Will audiences come back for seconds or will the thrill surrounding “Fifty Shades of Grey” evaporate by the time the erotic drama’s sophomore weekend rolls around?
That’s the big question facing studios and exhibitors as a trio of new releases try to shoulder in on Christian Grey’s action.
“Fifty Shades of Grey” outdid expectations last weekend, bowing to a record-breaking $85.1 million and setting a new benchmark for February debuts in the process. However, most analysts expect that the film will be similar to “Sex and the City” and “The Fault in Our Stars,” two female-driven films that sizzled during their opening weekends but cooled off quickly. Those pictures dropped between 60% and 70% in their follow-up weekends, so “Fifty Shades of Grey” should reasonably expect a similar tumble.
Word of mouth on Universal and Focus Features’ adaptation of E.L. James’ bestselling phenomenon is lackluster, with audiences handing the picture a humdrum C+ CinemaScore (for context, recent dud “Jupiter Ascending” managed to eke out a B- grade). That said, the picture performed well on Monday and Tuesday, so there could be enough moviegoers out there curious about the contents of Mr. Grey’s Red Room to keep ticket counters busy.
“Fifty Shades of Grey” should do about $30 million in its follow-up frame, which is still a fantastic result for a film that cost $40 million to make. The picture will likely cross $100 million Stateside by the time tickets are tallied on Wednesday.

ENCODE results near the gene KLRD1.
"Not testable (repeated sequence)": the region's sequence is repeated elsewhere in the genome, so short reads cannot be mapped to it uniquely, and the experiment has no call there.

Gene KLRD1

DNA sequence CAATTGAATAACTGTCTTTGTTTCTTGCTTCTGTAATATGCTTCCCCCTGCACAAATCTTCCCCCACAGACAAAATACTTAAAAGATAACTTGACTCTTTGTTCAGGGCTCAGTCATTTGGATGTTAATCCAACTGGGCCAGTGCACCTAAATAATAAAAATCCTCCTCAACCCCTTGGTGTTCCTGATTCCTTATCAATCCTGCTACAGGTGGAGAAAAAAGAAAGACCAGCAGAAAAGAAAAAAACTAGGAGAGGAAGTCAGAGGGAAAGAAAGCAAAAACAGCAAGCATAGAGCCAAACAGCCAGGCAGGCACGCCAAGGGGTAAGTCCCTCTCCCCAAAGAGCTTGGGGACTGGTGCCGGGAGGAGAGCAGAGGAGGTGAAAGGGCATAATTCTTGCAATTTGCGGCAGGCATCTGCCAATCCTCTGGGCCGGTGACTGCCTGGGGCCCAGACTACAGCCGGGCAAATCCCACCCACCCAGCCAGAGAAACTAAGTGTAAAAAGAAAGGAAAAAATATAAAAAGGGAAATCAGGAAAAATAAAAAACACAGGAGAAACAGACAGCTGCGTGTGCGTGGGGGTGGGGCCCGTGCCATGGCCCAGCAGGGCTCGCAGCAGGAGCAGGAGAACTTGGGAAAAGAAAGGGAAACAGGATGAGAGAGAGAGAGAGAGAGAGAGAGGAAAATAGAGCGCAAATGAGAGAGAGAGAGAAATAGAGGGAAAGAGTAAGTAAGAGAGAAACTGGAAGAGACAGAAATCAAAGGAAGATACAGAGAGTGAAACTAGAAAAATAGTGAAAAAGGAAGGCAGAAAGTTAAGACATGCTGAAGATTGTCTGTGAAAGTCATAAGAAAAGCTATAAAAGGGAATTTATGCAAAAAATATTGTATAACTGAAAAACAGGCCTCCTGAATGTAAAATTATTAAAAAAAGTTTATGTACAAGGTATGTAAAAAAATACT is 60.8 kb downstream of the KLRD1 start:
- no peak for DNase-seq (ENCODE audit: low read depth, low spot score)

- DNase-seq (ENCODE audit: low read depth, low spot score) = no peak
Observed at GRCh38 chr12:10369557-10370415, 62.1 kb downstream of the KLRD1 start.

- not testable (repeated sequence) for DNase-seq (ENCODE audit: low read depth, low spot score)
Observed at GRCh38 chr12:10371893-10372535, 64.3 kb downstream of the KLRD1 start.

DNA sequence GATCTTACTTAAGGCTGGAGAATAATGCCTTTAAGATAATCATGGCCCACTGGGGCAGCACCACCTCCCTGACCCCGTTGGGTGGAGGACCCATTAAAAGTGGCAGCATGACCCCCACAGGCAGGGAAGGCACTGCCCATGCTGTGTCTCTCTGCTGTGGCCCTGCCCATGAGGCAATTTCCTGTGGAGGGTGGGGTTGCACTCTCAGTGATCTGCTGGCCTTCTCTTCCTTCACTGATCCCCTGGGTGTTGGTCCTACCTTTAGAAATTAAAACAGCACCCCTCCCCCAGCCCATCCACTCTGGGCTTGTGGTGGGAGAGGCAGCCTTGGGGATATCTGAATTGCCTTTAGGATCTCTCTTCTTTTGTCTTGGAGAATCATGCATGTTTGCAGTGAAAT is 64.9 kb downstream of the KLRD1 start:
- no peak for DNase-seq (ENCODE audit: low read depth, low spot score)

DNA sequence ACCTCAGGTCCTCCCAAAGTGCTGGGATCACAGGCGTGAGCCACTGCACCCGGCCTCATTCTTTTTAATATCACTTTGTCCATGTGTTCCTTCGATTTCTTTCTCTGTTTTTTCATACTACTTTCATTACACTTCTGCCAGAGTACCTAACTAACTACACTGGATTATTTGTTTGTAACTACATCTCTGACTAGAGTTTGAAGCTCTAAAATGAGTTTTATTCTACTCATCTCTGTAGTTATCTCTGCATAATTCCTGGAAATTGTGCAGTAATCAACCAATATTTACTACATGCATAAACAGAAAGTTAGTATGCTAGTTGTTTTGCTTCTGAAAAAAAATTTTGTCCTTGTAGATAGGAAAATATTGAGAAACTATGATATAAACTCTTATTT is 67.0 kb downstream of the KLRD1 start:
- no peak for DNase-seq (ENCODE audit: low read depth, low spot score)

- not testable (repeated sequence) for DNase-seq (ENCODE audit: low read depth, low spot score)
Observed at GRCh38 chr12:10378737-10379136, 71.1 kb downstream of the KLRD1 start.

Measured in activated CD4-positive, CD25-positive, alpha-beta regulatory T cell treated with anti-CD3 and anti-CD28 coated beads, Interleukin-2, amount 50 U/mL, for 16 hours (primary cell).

Fox’s “Kingsman: The Secret Service” will have no trouble retaining the second rung on the charts. The tongue-in-stiff-upper-lip spy film made an impressive $36.2 million when it opened against “Fifty Shades of Grey” last weekend. It should do $18 million in its second weekend.
That leaves a group of newcomers, all aimed at different segments of the moviegoing public, squabbling for leftovers. Paramount Pictures and Metro-Goldwyn-Mayer are teaming up on “Hot Tub Time Machine 2,” which brings back many of the major players from the 2010 cult comedy, save for John Cusack. The original picture did $50.3 million domestically and was a bigger success on DVD (remember those?) and home-entertainment platforms. The latest film will roll out at approximately 2,800 venues, where it should bring in $13 million. That’s a healthy result for a picture that cost $14 million to produce. Rob Corddry, Craig Robinson and Adam Scott star in the film, which was directed by Steve Pink, who oversaw the first film.
“Hot Tub” should attract males and fans of gross-out comedy, while Disney will target family audiences with the sports drama “McFarland, USA.” The film is based on a true story and follows a track coach (Kevin Costner) who inspires a group of racers from a predominantly Latino high school. It’s from Mayhem Pictures, the producers of “Million Dollar Arm” and “The Rookie,” and cost $25 million to produce. “McFarland, USA” should pull in $9 million when it debuts at 2,755 locations.
That leaves the CBS Films and Lionsgate release “The DUFF” close behind. The high school comedy was produced for $8.5 million and has earned strong reviews from critics. It’s aimed at girls who might have trouble securing passage to “Fifty Shades of Grey” without a fake ID. “The DUFF” rolls out across more than 2,000 screens and should pull in $8 million.
Among limited releases, Sony Pictures Classics will debut Oscar-nominated foreign language film “Wild Tales” and BBC Worldwide will offer up “Queen and Country,” director John Boorman’s look at his years in basic training during the throes of the Korean War.